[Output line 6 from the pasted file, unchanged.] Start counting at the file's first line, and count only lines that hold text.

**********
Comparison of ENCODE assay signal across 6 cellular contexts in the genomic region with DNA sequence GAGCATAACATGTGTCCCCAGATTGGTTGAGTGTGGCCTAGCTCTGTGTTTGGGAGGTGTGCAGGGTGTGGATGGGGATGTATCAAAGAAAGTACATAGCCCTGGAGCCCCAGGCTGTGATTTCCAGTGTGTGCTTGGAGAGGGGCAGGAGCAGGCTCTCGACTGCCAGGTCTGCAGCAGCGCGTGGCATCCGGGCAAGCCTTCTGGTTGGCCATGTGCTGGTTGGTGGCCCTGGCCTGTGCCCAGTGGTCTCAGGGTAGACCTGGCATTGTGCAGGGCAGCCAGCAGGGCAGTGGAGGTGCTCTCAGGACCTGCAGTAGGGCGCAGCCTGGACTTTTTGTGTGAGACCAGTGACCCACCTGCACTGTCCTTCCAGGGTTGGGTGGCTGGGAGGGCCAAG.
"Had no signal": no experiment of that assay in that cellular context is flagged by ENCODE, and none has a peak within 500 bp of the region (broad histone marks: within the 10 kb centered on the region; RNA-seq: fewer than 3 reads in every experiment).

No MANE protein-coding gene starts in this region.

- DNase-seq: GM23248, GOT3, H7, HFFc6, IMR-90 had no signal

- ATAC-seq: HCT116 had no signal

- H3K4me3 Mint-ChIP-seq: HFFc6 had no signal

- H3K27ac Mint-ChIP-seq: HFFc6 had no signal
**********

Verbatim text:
- H3K4me3 Mint-ChIP-seq: HFFc6 had no signal